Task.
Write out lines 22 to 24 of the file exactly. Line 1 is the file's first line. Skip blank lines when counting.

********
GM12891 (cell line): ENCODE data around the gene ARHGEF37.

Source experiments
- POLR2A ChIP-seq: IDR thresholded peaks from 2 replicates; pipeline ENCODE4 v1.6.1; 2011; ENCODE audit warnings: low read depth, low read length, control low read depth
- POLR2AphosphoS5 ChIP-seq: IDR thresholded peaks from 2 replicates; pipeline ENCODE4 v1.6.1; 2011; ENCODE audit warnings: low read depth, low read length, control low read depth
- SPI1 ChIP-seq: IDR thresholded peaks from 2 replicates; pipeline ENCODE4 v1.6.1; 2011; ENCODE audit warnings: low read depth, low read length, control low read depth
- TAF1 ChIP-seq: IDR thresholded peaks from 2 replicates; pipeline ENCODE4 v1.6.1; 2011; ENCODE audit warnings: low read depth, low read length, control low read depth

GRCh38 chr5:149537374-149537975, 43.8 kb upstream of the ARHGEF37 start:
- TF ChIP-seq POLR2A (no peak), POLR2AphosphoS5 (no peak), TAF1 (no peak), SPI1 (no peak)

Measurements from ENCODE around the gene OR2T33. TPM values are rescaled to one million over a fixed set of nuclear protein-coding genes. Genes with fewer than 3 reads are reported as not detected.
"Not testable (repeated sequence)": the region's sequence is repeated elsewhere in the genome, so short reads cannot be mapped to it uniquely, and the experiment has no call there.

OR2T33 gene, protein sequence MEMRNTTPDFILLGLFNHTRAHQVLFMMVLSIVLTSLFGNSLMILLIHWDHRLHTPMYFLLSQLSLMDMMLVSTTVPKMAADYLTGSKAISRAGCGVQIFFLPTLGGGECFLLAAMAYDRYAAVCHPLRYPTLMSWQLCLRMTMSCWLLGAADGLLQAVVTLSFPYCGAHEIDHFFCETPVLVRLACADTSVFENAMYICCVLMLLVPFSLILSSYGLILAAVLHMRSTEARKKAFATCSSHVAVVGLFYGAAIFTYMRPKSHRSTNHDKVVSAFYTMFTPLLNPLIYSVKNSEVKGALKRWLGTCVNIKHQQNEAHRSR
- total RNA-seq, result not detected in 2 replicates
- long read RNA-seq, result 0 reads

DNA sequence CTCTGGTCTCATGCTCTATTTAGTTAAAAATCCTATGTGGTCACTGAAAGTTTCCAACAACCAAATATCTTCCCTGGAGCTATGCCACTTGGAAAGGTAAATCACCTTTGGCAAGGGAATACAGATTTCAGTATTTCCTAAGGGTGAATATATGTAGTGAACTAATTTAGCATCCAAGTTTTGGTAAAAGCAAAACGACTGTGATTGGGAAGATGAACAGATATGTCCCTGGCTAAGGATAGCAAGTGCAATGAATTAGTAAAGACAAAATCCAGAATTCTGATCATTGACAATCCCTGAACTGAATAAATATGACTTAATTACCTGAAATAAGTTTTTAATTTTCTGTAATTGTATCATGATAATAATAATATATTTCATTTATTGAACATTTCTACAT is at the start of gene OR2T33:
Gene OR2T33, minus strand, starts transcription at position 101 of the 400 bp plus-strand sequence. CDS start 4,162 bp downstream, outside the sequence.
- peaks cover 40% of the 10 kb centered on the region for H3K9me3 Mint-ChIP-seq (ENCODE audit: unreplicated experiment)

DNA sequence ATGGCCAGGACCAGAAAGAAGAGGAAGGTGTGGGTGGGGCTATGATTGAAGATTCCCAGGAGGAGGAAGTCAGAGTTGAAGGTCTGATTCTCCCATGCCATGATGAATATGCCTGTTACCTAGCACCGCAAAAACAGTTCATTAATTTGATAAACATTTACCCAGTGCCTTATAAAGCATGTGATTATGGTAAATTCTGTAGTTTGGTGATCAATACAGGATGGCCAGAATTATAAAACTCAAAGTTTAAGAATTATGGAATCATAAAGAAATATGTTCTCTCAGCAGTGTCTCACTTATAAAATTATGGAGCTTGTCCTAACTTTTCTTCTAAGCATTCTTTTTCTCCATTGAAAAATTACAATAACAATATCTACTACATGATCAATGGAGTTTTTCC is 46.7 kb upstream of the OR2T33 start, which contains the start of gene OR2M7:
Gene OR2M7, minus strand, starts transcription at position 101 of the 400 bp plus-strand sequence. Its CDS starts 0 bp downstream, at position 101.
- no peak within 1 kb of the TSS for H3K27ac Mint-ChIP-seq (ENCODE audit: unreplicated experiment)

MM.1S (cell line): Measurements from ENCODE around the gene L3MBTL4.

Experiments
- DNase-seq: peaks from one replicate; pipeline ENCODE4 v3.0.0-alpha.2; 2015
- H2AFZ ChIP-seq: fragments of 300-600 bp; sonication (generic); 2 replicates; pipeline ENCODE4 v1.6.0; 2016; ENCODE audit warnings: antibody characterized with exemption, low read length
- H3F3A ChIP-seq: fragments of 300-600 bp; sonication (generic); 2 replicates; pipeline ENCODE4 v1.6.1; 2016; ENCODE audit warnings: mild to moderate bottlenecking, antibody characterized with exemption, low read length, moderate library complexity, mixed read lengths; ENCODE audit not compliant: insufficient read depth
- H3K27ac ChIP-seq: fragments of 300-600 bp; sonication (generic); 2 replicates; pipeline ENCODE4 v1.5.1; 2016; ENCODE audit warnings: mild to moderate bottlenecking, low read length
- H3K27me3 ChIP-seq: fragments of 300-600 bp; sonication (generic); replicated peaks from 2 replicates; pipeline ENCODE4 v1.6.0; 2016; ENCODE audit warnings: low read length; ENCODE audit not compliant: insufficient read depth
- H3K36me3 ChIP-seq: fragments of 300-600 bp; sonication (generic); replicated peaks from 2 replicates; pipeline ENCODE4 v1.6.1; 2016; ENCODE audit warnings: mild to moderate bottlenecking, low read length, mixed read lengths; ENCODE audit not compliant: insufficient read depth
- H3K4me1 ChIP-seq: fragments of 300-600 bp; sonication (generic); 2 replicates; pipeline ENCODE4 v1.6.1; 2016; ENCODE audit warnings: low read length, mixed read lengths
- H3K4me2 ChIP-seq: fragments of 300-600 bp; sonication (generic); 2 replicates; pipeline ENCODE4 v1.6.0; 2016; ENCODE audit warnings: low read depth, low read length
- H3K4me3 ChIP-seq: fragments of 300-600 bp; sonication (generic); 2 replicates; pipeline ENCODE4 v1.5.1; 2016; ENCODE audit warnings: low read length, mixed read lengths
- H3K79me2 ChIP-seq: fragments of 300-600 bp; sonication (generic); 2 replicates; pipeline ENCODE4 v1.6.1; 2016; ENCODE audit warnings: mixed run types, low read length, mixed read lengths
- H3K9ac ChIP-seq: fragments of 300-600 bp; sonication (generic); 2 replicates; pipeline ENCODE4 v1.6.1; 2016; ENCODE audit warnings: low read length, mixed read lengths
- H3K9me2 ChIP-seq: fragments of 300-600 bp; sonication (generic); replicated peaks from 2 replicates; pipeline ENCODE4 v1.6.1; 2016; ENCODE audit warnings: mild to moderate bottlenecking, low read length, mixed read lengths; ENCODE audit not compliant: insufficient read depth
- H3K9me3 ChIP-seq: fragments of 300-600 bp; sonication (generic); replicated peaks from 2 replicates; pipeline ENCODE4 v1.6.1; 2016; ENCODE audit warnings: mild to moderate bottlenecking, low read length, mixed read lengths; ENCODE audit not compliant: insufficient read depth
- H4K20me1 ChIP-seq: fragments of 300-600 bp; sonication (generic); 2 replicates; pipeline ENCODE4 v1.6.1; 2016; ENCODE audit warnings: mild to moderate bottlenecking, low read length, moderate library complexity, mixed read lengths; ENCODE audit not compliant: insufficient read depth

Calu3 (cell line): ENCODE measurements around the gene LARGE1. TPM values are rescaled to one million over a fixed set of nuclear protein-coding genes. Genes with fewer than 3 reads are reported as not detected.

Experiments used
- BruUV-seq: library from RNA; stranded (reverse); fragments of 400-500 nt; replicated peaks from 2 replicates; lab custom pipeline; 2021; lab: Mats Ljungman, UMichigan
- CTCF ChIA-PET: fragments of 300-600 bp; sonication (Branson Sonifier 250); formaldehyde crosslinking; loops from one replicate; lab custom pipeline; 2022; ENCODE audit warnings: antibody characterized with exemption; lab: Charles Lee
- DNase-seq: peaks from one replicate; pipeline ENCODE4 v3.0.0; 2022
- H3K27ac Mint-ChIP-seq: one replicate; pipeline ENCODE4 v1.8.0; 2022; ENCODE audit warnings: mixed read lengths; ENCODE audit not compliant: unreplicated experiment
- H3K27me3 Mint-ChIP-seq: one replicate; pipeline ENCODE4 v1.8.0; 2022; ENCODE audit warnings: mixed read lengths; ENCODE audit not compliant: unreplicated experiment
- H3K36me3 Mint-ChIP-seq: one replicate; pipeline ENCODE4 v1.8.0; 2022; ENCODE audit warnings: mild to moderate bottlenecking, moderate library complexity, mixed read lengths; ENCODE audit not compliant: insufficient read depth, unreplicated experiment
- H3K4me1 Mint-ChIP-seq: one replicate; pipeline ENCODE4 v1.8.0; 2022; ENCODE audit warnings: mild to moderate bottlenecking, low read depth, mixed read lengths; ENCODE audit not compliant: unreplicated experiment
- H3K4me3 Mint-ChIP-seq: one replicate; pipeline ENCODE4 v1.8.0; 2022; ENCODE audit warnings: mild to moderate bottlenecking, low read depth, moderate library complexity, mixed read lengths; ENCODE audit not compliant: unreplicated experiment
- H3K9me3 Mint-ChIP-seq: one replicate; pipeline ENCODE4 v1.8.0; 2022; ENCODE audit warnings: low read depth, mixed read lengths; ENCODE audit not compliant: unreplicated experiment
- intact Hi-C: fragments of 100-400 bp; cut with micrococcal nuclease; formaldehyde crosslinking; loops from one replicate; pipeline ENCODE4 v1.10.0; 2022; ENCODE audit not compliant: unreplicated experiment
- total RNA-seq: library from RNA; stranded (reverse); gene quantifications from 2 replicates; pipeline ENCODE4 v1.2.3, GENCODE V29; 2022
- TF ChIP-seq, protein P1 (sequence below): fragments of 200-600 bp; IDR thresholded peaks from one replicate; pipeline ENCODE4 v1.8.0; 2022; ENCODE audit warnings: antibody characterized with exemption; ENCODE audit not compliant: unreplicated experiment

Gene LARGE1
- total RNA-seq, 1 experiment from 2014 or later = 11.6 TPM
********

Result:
- DNase-seq: peaks from one replicate; pipeline ENCODE4 v3.0.0-alpha.2; 2015
- H2AFZ ChIP-seq: fragments of 300-600 bp; sonication (generic); 2 replicates; pipeline ENCODE4 v1.6.0; 2016; ENCODE audit warnings: antibody characterized with exemption, low read length
- H3F3A ChIP-seq: fragments of 300-600 bp; sonication (generic); 2 replicates; pipeline ENCODE4 v1.6.1; 2016; ENCODE audit warnings: mild to moderate bottlenecking, antibody characterized with exemption, low read length, moderate library complexity, mixed read lengths; ENCODE audit not compliant: insufficient read depth